Bomber who killed eight people in an attack on CIA base in Afghanistan was recruited by Jordanian intelligence.
US media: suicide attacker was double agent
The suicide attacker, who killed eight people in an attack on a CIA base in Afghanistan, was a Jordanian who had been recruited by Jordanian intelligence as a double agent, according to US media and a former senior US intelligence official. NBC News cited western intelligence officials as saying the Jordanian, identified in the report as Humam Khalil Abu Mulal al Balawi, had been brought to Afghanistan with the specific mission of finding and meeting al Qa'eda number two, Ayman al-Zawahiri.
NBC said his handler in Afghanistan, a captain in the Jordanian intelligence services identified by the Jordanian state news agency Petra as Ali bin Zeid, was killed in the attack along with seven CIA officers. "The officer was also a member of the Hashemite royal family, which is part of the reason the king and queen attended his funeral, and why he is being remembered as a national hero," Bruce Riedel, a former CIA officer and White House adviser said.
Western intelligence officials told NBC that the suicide attacker reportedly called his Jordanian handler last week to say he needed to meet with the CIA team based in Khost, Afghanistan because he had urgent information about Zawahiri, an Egyptian. "The bomber allegedly was sent by Ayman Zawahiri himself to conduct the attack and claimed he had information on Zawahiri," Riedel said, adding "that all remains unconfirmed as far as I know."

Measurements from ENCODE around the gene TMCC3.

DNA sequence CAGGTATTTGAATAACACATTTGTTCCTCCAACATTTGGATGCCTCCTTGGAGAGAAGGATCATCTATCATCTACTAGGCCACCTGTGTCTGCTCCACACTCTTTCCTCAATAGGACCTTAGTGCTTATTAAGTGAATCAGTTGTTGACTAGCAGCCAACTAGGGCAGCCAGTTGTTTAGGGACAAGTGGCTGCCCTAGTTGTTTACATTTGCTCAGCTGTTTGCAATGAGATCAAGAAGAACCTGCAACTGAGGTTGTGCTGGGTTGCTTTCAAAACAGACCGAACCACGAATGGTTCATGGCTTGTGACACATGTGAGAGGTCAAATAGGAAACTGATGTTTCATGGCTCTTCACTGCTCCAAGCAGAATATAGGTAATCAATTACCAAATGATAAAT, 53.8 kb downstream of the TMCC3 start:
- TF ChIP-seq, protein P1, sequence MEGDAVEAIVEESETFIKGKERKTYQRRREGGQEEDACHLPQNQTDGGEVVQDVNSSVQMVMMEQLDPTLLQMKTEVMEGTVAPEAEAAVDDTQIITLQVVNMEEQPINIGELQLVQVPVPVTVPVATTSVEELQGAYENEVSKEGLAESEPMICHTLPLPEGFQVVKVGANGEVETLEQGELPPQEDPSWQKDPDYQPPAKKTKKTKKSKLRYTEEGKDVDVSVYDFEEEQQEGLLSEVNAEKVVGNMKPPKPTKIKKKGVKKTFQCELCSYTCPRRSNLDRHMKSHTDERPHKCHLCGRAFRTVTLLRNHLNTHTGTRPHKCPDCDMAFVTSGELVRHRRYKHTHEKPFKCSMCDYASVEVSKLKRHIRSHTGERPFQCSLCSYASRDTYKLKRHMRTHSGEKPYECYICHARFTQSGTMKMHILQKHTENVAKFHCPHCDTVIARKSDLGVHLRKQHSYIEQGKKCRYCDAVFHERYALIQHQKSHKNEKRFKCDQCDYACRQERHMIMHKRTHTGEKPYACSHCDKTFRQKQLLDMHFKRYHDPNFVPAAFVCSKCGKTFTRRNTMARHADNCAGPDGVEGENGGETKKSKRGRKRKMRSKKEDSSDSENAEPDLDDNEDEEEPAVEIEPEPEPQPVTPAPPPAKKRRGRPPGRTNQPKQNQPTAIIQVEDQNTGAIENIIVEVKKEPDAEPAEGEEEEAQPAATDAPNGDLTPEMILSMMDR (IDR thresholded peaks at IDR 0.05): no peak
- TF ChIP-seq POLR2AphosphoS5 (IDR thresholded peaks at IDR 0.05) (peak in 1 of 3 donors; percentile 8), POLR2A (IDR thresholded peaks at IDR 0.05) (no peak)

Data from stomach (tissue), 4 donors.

There had been earlier reports that the suicide attacker was an informant who might not have been rigorously screened before being brought onto Forward Operating Base Chapman, a base in eastern Afghanistan that the CIA used for its campaign against militants on both sides of the Afghan-Pakistani border. Current and former US intelligence officials said the special relationship with Jordan dates back at least three decades and has recently progressed to the point that the CIA liaison officer in Amman enjoys full, unescorted access to GID headquarters, according to the report.
The close ties helped disrupt several known terrorist plots, including the thwarted 2000 "millennium" conspiracy to attack tourists at hotels and other sites, the paper said. Jordanians also provided US officials with communications intercepts in the summer of 2001 that warned of terrorist plans to carry out a major attack on the United States, The Post said. After the September 11, 2001 attacks, Jordan agreed to create a bilateral operations center with the CIA and helped in interrogations of non-Jordanian suspects captured by the US Central Intelligence Agency and transferred to Jordan in now-famous "rendition" flights, the paper noted. * AFP